Thursday, July 17, 2008

The Audacity of the "N" Word

By John W. Lillpop

Public figures who engage in politically incorrect speech involving race are usually condemned as bigoted, anti-American racists, or worse.

Take the case of radio satirist Don Imus. A little more than a year ago, the I-Man ran afoul of the PC language police by referring to black women who play basketball for Rutgers as "nappy headed hos."

For this harmless sin, Imus was banished from the airwaves and denied his livelihood for six full months. Reverend Al Sharpton was among those who goaded Imus' employers into throwing the famous and talented cowboy-comic under the bus.

In 2006, Virginia Senator George Allen (R-VA) sought reelection and seemed a good bet to succeed until his use of the "macaca" word reverberated throughout the wild world of political correctness. .

Naturally, Allen was universally vilified, ostracized, and cursed far and wide for being a bigoted racist.

The pummeling of Senator Allen was most curious since nobody, including Senator Allen, had the vaguest notion what "macaca" meant.

However, George Allen was a white Republican, and often that is more than enough justification to "cut his nuts off," to paraphrase a black luminary who has been in the news a lot lately.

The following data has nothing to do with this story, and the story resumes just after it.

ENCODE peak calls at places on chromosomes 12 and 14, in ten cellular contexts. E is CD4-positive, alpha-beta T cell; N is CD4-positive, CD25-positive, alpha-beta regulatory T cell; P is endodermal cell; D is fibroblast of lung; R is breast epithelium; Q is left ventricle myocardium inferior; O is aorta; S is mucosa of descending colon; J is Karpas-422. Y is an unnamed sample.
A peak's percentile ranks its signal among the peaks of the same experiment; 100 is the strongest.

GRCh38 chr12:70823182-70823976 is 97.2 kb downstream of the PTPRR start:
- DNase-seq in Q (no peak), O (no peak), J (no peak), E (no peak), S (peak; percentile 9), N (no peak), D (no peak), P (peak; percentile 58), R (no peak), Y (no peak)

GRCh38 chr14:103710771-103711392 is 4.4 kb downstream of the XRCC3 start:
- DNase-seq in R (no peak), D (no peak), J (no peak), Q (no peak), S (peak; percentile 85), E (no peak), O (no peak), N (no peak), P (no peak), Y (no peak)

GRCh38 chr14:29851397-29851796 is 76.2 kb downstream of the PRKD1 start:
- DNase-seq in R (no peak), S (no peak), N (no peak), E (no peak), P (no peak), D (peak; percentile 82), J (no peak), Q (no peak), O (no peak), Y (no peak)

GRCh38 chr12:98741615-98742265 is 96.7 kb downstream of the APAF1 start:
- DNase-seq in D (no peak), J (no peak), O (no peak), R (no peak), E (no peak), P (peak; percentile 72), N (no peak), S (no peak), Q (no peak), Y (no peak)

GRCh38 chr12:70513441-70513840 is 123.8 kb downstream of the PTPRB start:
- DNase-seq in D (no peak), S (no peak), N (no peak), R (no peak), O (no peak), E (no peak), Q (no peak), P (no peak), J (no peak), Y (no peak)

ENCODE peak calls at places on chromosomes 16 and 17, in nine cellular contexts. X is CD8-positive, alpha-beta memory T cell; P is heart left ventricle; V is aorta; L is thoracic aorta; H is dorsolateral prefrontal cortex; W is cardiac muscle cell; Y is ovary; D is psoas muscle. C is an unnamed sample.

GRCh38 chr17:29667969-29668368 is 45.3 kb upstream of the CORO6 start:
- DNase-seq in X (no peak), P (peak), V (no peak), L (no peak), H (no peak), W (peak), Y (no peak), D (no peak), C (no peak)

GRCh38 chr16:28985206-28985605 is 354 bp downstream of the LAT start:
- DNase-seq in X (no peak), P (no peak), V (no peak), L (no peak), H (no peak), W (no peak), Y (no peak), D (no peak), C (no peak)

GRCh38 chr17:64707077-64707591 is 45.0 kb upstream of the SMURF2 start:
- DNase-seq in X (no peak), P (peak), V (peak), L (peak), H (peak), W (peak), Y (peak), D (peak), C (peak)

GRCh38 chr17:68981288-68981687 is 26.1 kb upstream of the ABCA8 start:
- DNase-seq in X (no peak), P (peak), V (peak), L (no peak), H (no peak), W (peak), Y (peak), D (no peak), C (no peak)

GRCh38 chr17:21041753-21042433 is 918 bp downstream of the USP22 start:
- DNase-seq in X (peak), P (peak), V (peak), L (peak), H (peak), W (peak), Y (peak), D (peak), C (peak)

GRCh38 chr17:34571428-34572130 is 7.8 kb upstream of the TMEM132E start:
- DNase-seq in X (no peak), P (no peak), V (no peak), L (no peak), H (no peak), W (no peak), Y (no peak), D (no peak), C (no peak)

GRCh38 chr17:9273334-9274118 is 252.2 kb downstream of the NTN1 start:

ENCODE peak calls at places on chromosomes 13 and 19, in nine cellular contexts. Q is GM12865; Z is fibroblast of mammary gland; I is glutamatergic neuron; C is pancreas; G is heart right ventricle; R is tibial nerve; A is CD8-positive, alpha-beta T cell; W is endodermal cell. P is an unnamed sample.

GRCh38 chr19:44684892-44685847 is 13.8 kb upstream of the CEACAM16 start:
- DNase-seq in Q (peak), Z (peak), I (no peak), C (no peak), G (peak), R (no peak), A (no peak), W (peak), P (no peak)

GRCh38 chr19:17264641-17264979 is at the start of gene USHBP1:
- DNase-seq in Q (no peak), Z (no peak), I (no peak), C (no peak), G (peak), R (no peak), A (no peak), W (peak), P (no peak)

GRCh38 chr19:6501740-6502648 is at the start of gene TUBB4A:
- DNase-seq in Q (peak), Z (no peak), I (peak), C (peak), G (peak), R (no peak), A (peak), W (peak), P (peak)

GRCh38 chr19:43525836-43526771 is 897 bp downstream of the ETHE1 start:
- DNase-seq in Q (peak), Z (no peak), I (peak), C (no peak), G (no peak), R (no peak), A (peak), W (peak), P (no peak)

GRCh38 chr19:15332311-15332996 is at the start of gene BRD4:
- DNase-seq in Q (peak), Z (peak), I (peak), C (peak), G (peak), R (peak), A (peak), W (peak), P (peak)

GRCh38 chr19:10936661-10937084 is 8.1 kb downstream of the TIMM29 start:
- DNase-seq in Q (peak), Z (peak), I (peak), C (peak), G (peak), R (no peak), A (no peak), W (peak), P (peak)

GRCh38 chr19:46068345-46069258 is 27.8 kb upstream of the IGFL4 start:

Speaking of which, the Reverend Jesse Jackson, alleged spiritual leader of black folk worldwide, has made headlines again:

FOX is reporting that, in addition to threatening Barack Obama's manhood with a dull switchblade knife, Reverend Jackson dropped an "N" bomb on the inexperienced Marxist Jihadist from Illinois.

And what was the reaction from Reverend Al Sharpton?

A clarion call to shut down New York City? A demand that Reverend Jackson resign as leader of the Rainbow Coalition and live in abject poverty until called home by Satan?

None of the above!

Saying he was "very disappointed" with Reverend Jackson, Sharpton proceeded to sugar coat Jackson's racist tirade by stating, "I think this certainly does not reflect the Reverend Jackson that we all know and love."


Which leads to the Big Question: Just how offensive is the "N" word?

The answer: It all depends on your race and political affiliation!